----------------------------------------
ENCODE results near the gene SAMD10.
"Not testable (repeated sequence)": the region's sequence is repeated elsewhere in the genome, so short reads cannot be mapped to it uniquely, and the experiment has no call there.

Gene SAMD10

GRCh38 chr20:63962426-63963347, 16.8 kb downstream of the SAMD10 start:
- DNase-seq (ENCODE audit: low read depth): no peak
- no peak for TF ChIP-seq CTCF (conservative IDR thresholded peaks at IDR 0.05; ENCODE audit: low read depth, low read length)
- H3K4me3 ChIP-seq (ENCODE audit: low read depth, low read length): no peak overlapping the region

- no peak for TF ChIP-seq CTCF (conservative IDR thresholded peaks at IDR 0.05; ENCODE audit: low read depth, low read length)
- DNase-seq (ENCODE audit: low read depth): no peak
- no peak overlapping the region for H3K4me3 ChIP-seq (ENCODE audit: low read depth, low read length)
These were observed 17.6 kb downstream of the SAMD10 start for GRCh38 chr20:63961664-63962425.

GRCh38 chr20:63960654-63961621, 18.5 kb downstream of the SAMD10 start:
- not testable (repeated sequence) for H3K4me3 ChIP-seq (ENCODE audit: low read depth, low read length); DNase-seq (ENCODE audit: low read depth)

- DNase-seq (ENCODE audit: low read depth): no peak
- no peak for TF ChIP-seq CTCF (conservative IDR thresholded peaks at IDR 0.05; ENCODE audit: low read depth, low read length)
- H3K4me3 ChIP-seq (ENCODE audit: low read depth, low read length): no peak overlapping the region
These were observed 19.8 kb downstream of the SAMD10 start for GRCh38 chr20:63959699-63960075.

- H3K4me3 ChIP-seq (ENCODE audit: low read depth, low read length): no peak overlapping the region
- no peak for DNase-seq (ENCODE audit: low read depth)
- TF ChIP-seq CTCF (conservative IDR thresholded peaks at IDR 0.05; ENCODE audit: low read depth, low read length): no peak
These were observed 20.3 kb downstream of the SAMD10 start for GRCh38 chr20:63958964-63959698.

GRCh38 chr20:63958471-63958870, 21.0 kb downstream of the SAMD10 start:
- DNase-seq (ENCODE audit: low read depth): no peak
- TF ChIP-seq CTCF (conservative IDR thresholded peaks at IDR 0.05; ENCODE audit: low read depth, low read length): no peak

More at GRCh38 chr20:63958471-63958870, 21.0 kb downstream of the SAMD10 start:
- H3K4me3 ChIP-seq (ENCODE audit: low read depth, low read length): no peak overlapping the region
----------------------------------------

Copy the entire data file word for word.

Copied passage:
ENCODE results near the gene SAMD10.
"Not testable (repeated sequence)": the region's sequence is repeated elsewhere in the genome, so short reads cannot be mapped to it uniquely, and the experiment has no call there.

Gene SAMD10

GRCh38 chr20:63962426-63963347, 16.8 kb downstream of the SAMD10 start:
- DNase-seq (ENCODE audit: low read depth): no peak
- no peak for TF ChIP-seq CTCF (conservative IDR thresholded peaks at IDR 0.05; ENCODE audit: low read depth, low read length)
- H3K4me3 ChIP-seq (ENCODE audit: low read depth, low read length): no peak overlapping the region

- no peak for TF ChIP-seq CTCF (conservative IDR thresholded peaks at IDR 0.05; ENCODE audit: low read depth, low read length)
- DNase-seq (ENCODE audit: low read depth): no peak
- no peak overlapping the region for H3K4me3 ChIP-seq (ENCODE audit: low read depth, low read length)
These were observed 17.6 kb downstream of the SAMD10 start for GRCh38 chr20:63961664-63962425.

GRCh38 chr20:63960654-63961621, 18.5 kb downstream of the SAMD10 start:
- not testable (repeated sequence) for H3K4me3 ChIP-seq (ENCODE audit: low read depth, low read length); DNase-seq (ENCODE audit: low read depth)

- DNase-seq (ENCODE audit: low read depth): no peak
- no peak for TF ChIP-seq CTCF (conservative IDR thresholded peaks at IDR 0.05; ENCODE audit: low read depth, low read length)
- H3K4me3 ChIP-seq (ENCODE audit: low read depth, low read length): no peak overlapping the region
These were observed 19.8 kb downstream of the SAMD10 start for GRCh38 chr20:63959699-63960075.

- H3K4me3 ChIP-seq (ENCODE audit: low read depth, low read length): no peak overlapping the region
- no peak for DNase-seq (ENCODE audit: low read depth)
- TF ChIP-seq CTCF (conservative IDR thresholded peaks at IDR 0.05; ENCODE audit: low read depth, low read length): no peak
These were observed 20.3 kb downstream of the SAMD10 start for GRCh38 chr20:63958964-63959698.

GRCh38 chr20:63958471-63958870, 21.0 kb downstream of the SAMD10 start:
- DNase-seq (ENCODE audit: low read depth): no peak
- TF ChIP-seq CTCF (conservative IDR thresholded peaks at IDR 0.05; ENCODE audit: low read depth, low read length): no peak

More at GRCh38 chr20:63958471-63958870, 21.0 kb downstream of the SAMD10 start:
- H3K4me3 ChIP-seq (ENCODE audit: low read depth, low read length): no peak overlapping the region